Nowadays, the new Russians coming to Finland tend to build their own Russian-speaking communities, rather than integrating with the Finnish-speaking population, or the Swedish-speaking population. So we have a new situation compared with what it used to be 150 years ago. The Russian-speaking minority is growing, just like many other minorities, and many Swedish-speakers would like at least some of these newcomers to integrate in Swedish. That would, of course, also boost our demography. Is this possible? Why should they have to learn Swedish? Why would they need to learn Swedish? The big problem is that you still need to know Finnish in order to make a decent career in Finland.
But the Swedish networks are pretty tight-knit aren’t they?
Yes they are.
Certain doors might open a little quicker in the Swedish-speaking community…
They might. But I’m not too sure about that either. It depends. Even though you would know Swedish, there is no certainty in you getting a good job anyway. You will still have to learn Finnish. I think that’s a problem: a situation where people could easily apply for good jobs is missing. On the other hand we have all of the other Nordic countries nearby. Some people argue by saying that you learn Swedish in Finland and you can then always move to the other Nordic countries, as there you can be understood and can use the language. But then again, why did you move to Finland in the first place? At least not to move away immediately. Anyway, the immigration policy of Finland sucks badly.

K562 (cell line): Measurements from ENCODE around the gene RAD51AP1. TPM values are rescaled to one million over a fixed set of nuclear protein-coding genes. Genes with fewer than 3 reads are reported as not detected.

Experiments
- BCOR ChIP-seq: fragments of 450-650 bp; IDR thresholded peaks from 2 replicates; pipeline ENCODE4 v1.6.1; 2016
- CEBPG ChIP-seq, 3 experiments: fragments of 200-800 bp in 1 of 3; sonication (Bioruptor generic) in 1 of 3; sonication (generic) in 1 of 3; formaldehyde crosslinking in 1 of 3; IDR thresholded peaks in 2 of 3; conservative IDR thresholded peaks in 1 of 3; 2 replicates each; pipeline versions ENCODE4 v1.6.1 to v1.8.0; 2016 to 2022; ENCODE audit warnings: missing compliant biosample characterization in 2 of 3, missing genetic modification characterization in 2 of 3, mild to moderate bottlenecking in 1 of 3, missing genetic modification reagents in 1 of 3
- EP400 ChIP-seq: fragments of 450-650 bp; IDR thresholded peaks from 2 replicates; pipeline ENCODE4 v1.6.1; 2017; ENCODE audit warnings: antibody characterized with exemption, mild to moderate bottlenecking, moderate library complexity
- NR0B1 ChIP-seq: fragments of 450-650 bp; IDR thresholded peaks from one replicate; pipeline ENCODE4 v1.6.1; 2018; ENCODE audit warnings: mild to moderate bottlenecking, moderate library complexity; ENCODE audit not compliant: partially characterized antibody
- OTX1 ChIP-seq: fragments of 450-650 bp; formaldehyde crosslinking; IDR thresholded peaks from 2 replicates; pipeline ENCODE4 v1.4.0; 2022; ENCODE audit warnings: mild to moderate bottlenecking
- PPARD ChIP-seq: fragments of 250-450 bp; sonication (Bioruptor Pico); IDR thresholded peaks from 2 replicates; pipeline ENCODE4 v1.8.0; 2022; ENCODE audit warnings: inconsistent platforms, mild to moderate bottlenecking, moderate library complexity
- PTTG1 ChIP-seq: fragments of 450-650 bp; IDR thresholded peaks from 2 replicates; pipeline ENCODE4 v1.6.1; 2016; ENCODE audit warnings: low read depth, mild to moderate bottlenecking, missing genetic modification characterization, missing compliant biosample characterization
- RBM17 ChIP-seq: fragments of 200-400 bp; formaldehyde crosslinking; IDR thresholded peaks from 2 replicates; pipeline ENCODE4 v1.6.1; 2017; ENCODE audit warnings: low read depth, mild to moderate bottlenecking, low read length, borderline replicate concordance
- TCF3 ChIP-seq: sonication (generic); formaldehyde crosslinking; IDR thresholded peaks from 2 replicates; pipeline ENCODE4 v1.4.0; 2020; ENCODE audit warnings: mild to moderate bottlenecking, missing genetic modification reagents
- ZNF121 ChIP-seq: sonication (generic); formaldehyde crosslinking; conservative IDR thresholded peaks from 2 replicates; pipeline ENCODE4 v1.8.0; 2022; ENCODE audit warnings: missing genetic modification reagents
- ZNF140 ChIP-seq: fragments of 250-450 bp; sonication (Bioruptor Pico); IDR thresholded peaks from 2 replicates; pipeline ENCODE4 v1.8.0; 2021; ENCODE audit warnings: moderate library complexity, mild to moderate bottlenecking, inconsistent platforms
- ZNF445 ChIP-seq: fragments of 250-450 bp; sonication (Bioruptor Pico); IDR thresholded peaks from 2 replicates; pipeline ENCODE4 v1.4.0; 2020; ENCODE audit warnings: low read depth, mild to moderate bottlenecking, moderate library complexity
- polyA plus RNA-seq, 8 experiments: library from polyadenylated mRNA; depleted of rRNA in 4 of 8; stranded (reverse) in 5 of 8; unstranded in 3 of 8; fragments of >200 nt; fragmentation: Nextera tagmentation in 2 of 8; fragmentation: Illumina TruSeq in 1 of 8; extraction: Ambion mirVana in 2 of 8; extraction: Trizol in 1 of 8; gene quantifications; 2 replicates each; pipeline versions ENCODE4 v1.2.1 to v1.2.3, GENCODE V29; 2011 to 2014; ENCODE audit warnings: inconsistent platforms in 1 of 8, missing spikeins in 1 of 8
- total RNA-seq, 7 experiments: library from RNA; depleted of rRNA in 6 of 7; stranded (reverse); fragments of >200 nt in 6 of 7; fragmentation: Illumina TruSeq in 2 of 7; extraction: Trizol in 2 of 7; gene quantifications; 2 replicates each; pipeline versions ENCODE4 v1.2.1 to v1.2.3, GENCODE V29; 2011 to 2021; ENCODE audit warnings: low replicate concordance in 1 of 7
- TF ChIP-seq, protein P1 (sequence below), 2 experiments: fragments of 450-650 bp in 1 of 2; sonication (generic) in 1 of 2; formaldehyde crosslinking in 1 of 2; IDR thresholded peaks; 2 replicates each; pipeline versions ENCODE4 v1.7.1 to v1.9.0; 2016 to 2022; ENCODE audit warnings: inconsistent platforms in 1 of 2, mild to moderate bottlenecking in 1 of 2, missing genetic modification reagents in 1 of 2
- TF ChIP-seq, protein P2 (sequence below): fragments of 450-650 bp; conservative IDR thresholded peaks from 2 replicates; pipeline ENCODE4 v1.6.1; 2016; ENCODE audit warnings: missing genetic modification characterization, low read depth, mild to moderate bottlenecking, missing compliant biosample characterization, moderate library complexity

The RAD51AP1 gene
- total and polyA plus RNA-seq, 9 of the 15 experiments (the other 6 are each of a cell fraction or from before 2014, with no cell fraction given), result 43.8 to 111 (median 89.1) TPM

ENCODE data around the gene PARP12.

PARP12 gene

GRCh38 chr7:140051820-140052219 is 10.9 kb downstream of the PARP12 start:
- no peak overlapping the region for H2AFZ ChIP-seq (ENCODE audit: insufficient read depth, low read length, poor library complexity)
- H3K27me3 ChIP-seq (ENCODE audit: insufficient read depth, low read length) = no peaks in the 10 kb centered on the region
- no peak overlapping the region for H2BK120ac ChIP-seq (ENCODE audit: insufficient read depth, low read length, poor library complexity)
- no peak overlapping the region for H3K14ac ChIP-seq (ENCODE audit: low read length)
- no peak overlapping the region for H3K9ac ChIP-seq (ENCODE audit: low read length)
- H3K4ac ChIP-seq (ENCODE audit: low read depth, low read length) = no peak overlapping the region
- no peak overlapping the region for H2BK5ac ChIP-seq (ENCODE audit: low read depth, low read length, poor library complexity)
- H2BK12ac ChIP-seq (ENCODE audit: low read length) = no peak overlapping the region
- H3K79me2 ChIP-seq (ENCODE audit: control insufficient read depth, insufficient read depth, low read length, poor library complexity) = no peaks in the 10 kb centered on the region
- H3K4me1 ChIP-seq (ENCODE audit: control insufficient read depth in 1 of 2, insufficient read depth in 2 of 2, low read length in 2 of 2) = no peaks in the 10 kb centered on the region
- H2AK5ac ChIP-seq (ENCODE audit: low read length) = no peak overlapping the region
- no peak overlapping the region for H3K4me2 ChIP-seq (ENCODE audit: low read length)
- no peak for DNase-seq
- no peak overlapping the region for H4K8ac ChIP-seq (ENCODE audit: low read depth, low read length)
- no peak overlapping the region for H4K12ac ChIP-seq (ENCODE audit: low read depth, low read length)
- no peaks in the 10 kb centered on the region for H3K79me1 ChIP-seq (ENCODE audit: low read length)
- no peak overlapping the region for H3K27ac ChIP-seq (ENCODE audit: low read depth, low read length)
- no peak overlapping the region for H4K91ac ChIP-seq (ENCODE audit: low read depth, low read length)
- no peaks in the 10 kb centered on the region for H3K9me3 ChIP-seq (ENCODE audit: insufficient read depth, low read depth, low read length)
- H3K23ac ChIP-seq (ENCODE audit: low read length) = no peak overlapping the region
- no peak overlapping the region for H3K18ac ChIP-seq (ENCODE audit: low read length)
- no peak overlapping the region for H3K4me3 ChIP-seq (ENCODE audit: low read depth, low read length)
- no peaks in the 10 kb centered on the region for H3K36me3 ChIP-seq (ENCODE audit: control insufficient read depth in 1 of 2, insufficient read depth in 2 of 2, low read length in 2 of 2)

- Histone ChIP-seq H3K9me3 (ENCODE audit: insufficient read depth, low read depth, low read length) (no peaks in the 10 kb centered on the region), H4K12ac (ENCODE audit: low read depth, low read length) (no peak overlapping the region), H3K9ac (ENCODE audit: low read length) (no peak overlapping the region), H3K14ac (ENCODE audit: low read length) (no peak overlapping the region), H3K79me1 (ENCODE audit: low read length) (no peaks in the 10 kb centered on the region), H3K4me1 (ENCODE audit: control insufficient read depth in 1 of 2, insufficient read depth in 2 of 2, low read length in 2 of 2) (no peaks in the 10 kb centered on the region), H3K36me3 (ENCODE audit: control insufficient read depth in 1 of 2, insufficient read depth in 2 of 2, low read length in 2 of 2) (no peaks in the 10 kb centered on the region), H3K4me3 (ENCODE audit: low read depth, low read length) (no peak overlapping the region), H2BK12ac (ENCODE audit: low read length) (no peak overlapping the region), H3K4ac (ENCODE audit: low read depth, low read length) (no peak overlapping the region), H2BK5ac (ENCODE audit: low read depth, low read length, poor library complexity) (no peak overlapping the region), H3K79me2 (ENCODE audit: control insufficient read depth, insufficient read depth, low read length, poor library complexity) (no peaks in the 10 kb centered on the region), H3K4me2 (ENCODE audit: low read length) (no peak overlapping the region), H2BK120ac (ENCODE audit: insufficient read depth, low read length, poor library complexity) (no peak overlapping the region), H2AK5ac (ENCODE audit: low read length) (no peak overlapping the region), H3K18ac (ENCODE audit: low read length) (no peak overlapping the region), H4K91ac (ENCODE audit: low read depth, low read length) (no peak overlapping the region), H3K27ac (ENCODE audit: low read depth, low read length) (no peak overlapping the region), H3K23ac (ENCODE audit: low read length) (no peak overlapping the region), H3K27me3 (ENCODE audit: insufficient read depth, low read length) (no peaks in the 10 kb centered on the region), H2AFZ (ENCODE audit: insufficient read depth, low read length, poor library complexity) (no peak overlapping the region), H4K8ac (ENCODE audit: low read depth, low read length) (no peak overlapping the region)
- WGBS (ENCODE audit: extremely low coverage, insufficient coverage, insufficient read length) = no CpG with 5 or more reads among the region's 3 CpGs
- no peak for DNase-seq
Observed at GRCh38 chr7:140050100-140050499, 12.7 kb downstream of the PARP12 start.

Why do you say that?
When we look at Sweden, a lot of the power in the Swedish economy is due to the fact that they have a lot of immigrants that have created their own business, who are doing their own thing, contributing to the Swedish economy in a very positive way. We should have the same, but we don’t have it as yet. In Finland we have a lot of people from other countries who make pizzas and drive taxis. It shouldn’t be that way. A doctor from Lebanon should not have to drive a taxi in Helsinki. We have not adapted to the new world in the right way as yet. We need to see the possibilities. It’s the same within the Swedish-speaking community; it’s not only the Finnish speaking community. The possibility to advance, fulfil your life and dreams, whatever they may be – Finland is still not good at that.